Cash savings versus equity

According to the National Association of Realtors, first quarter prices in the DC metro area increased 13.5% in a year, going from $438,900 to $498,100. So yes, a renter might have saved $8,509 in cash costs ($709 x 12) during the past year, but owners didn’t do badly either: their equity grew by $52,200 or $4,350 a month.

There is, of course, no guarantee that real estate values will rise and certainly no promise that values will increase by 13.5% or any other number. Alternatively, when price increases exceed the rate of inflation it means that property owners have gained additional buying power, the real measure of wealth. That’s a potential benefit unavailable to tenants.


The reality is that rent-versus buy comparisons are irrelevant for millions of households. To be an owner requires such requisites as savings, sufficient and ongoing income, a rational level of debt, and credit scores that do not cause lenders to shudder and run.

Consider income. Growth has been painfully slow. According to the latest figures from the Census Bureau, median household income amounted to $68,703 in 2019, up from $51,863 in 1969. That’s an increase of $16,840 over a period of 50 years, just $336.80 a year.

Meanwhile, the typical home sold for $22,637 in April 1969 according to Don’t Quit Your Day Job, versus the $341,600 reported in April 2021 by the National Association of Realtors (NAR). Is it any wonder that affordability is an issue? And is it a surprise that for those who own real estate, equity is a major source of inter-generational wealth?

This is not just an issue in high-cost metro areas. In Kalispell, near the Glacier National Park, the Montana Free Press reports that tenants there are feeling the squeeze.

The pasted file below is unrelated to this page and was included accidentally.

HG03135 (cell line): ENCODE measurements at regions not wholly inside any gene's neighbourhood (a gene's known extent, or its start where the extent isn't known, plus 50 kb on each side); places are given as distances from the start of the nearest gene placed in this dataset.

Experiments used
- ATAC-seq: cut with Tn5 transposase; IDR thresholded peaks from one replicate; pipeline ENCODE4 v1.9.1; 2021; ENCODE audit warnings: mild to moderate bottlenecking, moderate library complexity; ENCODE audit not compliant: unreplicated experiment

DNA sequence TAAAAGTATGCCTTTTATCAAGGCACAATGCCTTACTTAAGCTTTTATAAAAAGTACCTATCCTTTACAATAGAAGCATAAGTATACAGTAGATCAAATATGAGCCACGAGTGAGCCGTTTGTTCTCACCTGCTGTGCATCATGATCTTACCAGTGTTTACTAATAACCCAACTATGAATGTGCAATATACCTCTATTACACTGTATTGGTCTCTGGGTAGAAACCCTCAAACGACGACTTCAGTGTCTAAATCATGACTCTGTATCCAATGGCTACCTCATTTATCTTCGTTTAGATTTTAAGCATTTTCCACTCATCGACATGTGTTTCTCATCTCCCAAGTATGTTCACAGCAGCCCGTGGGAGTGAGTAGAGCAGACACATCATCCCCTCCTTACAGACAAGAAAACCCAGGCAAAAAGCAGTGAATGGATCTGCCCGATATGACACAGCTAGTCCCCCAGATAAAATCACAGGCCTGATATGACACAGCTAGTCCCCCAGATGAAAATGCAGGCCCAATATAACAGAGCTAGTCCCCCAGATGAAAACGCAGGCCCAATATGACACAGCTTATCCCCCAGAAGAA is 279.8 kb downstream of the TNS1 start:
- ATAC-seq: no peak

“While housing prices have been rising in the area over the last decade,” said the paper, “the pandemic has fueled what some have called a ‘land grab.’ That inflated demand is now starting to push renters out of the market as property owners cash in, either by selling or by turning their property into lucrative short-term rentals to house the hordes of tourists expected to arrive this summer.”

The pandemic has also made the issue of large-scale financial fragility more visible. According to NAR, “there are 5.8 million renter households who were not caught up on rent as of May 2021.“

The number of renter households that might face eviction is unclear. In many cases, rents have not been paid because of COVID-related job losses. At the same time, nationwide moratoriums have prevented evictions as a result of the pandemic. But now the federal government has set aside more than $46 billion for rental assistance. The government money means many landlords are likely to soon get make-up checks.

Like many brief questions, the rent-versus-buy debate leads to only one universal answer: it depends. Whether near Capitol Hill, Kalispell, or the California coast, we each have to consider such things as personal finances, individual preferences, whether we’re buying for ourselves or investing, and how we think the market will evolve. And if it happens that monthly cash costs are a big part of the discussion process, that’s fine, a worthy issue to evaluate — along with other worthy issues.